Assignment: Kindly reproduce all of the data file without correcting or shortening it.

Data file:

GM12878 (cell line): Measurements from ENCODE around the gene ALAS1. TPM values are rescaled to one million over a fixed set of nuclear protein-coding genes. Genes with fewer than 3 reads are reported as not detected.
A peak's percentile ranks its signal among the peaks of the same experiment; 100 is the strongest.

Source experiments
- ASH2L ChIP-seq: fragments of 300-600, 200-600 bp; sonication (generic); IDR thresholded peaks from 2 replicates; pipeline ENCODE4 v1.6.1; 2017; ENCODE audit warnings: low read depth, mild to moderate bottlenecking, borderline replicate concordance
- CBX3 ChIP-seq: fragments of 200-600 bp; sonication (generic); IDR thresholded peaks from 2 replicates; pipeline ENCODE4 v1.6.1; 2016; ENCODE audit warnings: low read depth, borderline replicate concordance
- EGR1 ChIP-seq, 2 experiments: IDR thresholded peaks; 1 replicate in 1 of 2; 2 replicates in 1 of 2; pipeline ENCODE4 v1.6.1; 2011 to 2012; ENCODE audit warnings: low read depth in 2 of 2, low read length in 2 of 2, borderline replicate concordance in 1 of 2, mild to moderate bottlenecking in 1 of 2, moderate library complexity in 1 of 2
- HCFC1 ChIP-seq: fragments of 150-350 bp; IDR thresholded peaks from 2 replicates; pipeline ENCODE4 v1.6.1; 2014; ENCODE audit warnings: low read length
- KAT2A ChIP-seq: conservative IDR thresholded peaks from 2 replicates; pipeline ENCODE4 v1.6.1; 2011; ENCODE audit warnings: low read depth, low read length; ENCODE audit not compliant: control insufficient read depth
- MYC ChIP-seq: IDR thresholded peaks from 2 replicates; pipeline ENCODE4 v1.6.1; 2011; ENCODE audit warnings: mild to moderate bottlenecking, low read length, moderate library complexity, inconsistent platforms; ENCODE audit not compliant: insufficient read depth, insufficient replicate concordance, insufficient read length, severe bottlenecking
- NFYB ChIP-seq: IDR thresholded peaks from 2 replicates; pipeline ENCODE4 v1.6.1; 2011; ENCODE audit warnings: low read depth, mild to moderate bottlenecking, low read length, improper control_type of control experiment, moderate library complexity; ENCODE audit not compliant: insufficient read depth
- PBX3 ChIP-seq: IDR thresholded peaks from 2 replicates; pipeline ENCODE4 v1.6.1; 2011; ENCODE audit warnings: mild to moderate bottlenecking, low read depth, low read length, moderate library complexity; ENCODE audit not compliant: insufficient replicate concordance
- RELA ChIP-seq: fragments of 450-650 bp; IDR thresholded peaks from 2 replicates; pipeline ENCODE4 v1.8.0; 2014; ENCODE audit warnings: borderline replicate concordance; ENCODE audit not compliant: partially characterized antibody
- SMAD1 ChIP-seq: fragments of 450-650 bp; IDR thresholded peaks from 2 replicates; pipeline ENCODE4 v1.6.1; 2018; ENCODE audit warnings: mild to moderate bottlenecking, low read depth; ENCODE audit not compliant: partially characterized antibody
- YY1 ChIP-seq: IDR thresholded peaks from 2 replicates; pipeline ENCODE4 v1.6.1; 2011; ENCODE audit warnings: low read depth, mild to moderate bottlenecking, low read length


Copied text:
GM12878 (cell line): Measurements from ENCODE around the gene ALAS1. TPM values are rescaled to one million over a fixed set of nuclear protein-coding genes. Genes with fewer than 3 reads are reported as not detected.
A peak's percentile ranks its signal among the peaks of the same experiment; 100 is the strongest.

Source experiments
- ASH2L ChIP-seq: fragments of 300-600, 200-600 bp; sonication (generic); IDR thresholded peaks from 2 replicates; pipeline ENCODE4 v1.6.1; 2017; ENCODE audit warnings: low read depth, mild to moderate bottlenecking, borderline replicate concordance
- CBX3 ChIP-seq: fragments of 200-600 bp; sonication (generic); IDR thresholded peaks from 2 replicates; pipeline ENCODE4 v1.6.1; 2016; ENCODE audit warnings: low read depth, borderline replicate concordance
- EGR1 ChIP-seq, 2 experiments: IDR thresholded peaks; 1 replicate in 1 of 2; 2 replicates in 1 of 2; pipeline ENCODE4 v1.6.1; 2011 to 2012; ENCODE audit warnings: low read depth in 2 of 2, low read length in 2 of 2, borderline replicate concordance in 1 of 2, mild to moderate bottlenecking in 1 of 2, moderate library complexity in 1 of 2
- HCFC1 ChIP-seq: fragments of 150-350 bp; IDR thresholded peaks from 2 replicates; pipeline ENCODE4 v1.6.1; 2014; ENCODE audit warnings: low read length
- KAT2A ChIP-seq: conservative IDR thresholded peaks from 2 replicates; pipeline ENCODE4 v1.6.1; 2011; ENCODE audit warnings: low read depth, low read length; ENCODE audit not compliant: control insufficient read depth
- MYC ChIP-seq: IDR thresholded peaks from 2 replicates; pipeline ENCODE4 v1.6.1; 2011; ENCODE audit warnings: mild to moderate bottlenecking, low read length, moderate library complexity, inconsistent platforms; ENCODE audit not compliant: insufficient read depth, insufficient replicate concordance, insufficient read length, severe bottlenecking
- NFYB ChIP-seq: IDR thresholded peaks from 2 replicates; pipeline ENCODE4 v1.6.1; 2011; ENCODE audit warnings: low read depth, mild to moderate bottlenecking, low read length, improper control_type of control experiment, moderate library complexity; ENCODE audit not compliant: insufficient read depth
- PBX3 ChIP-seq: IDR thresholded peaks from 2 replicates; pipeline ENCODE4 v1.6.1; 2011; ENCODE audit warnings: mild to moderate bottlenecking, low read depth, low read length, moderate library complexity; ENCODE audit not compliant: insufficient replicate concordance
- RELA ChIP-seq: fragments of 450-650 bp; IDR thresholded peaks from 2 replicates; pipeline ENCODE4 v1.8.0; 2014; ENCODE audit warnings: borderline replicate concordance; ENCODE audit not compliant: partially characterized antibody
- SMAD1 ChIP-seq: fragments of 450-650 bp; IDR thresholded peaks from 2 replicates; pipeline ENCODE4 v1.6.1; 2018; ENCODE audit warnings: mild to moderate bottlenecking, low read depth; ENCODE audit not compliant: partially characterized antibody
- YY1 ChIP-seq: IDR thresholded peaks from 2 replicates; pipeline ENCODE4 v1.6.1; 2011; ENCODE audit warnings: low read depth, mild to moderate bottlenecking, low read length